Remembering Robert Clary’s journey from Holocaust hell to Hogan’s Heroes humor

Publicity still of "Hogan's Heroes" cast with Clary (center), who played Corporal LeBeau.
Publicity still of "Hogan's Heroes" cast with Clary (center), who played Corporal LeBeau.

Robert Clary, the last main cast member of the '60s comedy series “Hogan’s Heroes,” died on Nov. 16 at the age of 96. First aired in 1965, the unusual sitcom has remained enormously popular through the years despite the sobering setting in a German POW camp.

“We had a great crew and I enjoyed the six years we were together,” Clary told me from his Los Angeles home in 2016 and who played the diminutive Corporal LeBeau. “I didn’t have any problem when my agent told me I was wanted for a comedy series about a Nazi stalag. Acting is a tough business, and if you’re lucky enough to get work and have the talent, you do your best to make a show successful.”

Clary knew about survival. In 1942, along with a dozen members of his immediate family, 16-year-old Robert was dragged from his apartment in occupied France and thrown into a series of Nazi concentration camps over three years. When the war ended, he was the only member of his captured family to walk out alive.

“I was young, so they put me to work in a factory making 4,000 wooden shoe heels a day,” he recalled. “The noise was unbelievable, so I sang while I worked and that’s how I survived.”

Clary had been in the entertainment business in his native France since the age of 12 and never considered another profession. While detained, he and other musical inmates performed for their fellow prisoners.

“At one camp we would perform every second Sunday while the SS came and watched,” he said.

The guards, however, were notoriously brutal. “The first time I saw a hanging, it was petrifying. They would hang people for nothing most of the time and the beatings were unbelievable.”

Then there were the death marches where thousands of exhausted and sick prisoners were forced to march for days in the cold to new camps.

“We left Blechhammer with 4,000 people and arrived at Buchenwald camp with less than 1,500,” Clary told me. “The rest died on the road along the way.”

Even after American troops arrived at Buchenwald on April 11, 1945, and liberated the prisoners, Clary’s Holocaust hell was far from over. “I couldn’t talk about what happened for 36 years and had nightmares fearing I was going to be taken away again.”

After watching a documentary on a woman’s experience at Auschwitz, Clary began to discuss his experience publicly in 1980.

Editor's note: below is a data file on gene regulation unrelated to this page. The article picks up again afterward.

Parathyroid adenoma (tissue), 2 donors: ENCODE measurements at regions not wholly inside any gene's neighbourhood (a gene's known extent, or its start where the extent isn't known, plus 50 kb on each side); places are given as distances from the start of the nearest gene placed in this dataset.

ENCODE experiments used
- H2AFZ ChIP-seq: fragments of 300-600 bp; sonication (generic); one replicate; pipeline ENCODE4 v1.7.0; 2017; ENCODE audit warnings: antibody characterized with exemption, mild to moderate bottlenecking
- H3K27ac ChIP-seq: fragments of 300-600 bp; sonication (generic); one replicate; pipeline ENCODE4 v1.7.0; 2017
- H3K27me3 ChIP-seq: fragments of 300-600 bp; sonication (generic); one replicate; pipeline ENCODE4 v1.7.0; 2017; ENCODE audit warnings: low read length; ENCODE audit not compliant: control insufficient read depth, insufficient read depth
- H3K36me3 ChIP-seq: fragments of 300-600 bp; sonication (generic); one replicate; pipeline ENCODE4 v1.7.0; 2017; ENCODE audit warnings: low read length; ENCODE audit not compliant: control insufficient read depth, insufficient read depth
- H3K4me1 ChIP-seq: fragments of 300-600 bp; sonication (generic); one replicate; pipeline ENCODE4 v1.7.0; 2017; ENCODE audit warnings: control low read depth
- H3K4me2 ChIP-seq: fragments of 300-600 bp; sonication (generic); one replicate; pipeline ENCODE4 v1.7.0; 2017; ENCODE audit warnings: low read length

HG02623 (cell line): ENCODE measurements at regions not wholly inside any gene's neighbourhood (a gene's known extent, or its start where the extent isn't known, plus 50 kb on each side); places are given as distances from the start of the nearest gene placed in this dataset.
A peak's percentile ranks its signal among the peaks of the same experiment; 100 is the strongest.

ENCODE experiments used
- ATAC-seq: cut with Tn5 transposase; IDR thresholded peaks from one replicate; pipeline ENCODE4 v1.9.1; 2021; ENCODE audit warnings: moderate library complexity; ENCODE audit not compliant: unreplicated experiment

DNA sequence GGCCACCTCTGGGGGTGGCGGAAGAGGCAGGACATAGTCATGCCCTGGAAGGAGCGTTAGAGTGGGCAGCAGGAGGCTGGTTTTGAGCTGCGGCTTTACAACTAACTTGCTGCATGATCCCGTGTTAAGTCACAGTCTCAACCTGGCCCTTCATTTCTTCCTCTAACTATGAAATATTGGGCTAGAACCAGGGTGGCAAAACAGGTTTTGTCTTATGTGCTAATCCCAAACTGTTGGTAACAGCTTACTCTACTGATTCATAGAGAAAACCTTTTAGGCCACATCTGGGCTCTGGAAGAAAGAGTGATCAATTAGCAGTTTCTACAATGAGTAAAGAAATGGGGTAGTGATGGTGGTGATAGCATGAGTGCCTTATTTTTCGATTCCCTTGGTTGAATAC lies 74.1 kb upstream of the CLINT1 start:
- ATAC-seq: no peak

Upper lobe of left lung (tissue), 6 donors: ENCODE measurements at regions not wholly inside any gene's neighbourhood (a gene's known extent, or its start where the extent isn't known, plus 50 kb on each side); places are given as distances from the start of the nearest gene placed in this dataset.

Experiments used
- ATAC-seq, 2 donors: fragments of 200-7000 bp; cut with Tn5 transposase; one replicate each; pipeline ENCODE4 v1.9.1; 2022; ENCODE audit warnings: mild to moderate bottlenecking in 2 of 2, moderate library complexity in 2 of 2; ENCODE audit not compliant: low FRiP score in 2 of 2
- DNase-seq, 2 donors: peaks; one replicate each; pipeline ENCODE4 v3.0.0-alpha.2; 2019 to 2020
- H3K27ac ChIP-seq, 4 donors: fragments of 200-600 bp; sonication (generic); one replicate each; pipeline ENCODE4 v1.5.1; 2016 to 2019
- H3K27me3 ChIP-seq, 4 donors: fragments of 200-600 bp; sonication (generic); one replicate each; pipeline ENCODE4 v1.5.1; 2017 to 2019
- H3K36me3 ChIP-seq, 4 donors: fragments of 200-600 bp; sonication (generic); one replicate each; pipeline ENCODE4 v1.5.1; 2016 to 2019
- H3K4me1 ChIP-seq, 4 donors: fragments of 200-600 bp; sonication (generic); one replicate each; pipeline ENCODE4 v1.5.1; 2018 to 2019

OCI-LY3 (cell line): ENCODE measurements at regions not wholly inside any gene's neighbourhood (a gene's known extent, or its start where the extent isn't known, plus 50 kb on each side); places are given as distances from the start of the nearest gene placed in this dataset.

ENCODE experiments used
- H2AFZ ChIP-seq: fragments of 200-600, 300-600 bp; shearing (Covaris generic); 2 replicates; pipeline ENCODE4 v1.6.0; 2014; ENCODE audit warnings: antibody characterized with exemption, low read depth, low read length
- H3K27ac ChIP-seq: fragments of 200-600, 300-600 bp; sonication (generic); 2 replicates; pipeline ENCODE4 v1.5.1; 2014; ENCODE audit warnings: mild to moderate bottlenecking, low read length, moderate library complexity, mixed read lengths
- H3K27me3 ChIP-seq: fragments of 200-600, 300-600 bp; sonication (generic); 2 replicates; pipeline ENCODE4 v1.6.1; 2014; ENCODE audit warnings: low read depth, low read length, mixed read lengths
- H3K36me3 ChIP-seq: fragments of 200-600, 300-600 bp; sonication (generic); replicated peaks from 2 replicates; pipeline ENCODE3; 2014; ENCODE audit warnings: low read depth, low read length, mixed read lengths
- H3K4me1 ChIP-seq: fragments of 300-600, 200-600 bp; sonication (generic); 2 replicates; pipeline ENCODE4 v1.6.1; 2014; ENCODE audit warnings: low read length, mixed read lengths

“When I did, the nightmares disappeared,” he said. “I traveled across North America for over 20 years talking to groups so that no one could deny these atrocities ever happened.”

After his liberation, Clary returned to the arts — performing in plays, painting, and recording numerous jazz albums. In 1949, he came to the U.S. and developed a friendship with entertainer Eddie Cantor and his daughter Natalie, whom he married in 1965.

“She was the love of my life,” he said of his wife who died in 1997. “And (Eddie) was my mentor who helped me break into nightclubs here, which led to film and television.”

Clary was quick to point out that despite his own horrific war experience, his involvement in “Hogan’s Heroes” didn’t trigger traumatic memories.

“It was set in a POW camp,” he said. “While life in real camps was terrible, it was quite different to the concentration camps.”

But working on “Hogan’s Heroes” posed its own challenges.

“All the episodes were set in winter because I suppose they thought the [artificial] snow on the sets just looked better,” Clary suggested. “But we had to wear coats and jackets, so it could get awfully hot filming in California.”

And, he noted, his on-screen behavior to the “cold” varied from the rest of the cast.

“I’m always rubbing my hands and arms and moving around, acting as if I’m trying to keep warm,” he said. “The others didn’t do that, but having lived in Germany I knew how cold winters could get.”

Clary appeared in a half dozen feature films, one having another connection to wartime Germany. Although lean on historical accuracy, Robert Wise’s 1975 “The Hindenburg” depicted the final journey of the ill-fated German passenger airship and featured a stellar cast, including George C. Scott and Anne Bancroft.

“At one time, Scott had a reputation for drinking and being intimidating, but he was the complete opposite on this film,” said Clary. “Anne Bancroft had the same sense of humor as her husband, Mel Brooks. I asked her one day, ‘How’s Mel?’ and she answered ‘Short!’”

Despite the heartbreaking tragedy of his early life and post-wartime trauma, there were moments of joy in Clary’s off-screen life such as when he was reunited after the war with siblings who had escaped and survived.

“My brother was a tailor and suggested I go into the business,” he said. “I told him ‘You must be crazy! I’m going back to show business.’ So that’s what I did and have loved every moment of it. There is a lot more to Robert Clary than just Louis LeBeau!”

Nick Thomas teaches at Auburn University at Montgomery, Ala., and has written features, columns, and interviews for over many magazines and newspapers (see

This article originally appeared on Mansfield News Journal: Robert Clary's journey from the Holocaust to Hollywood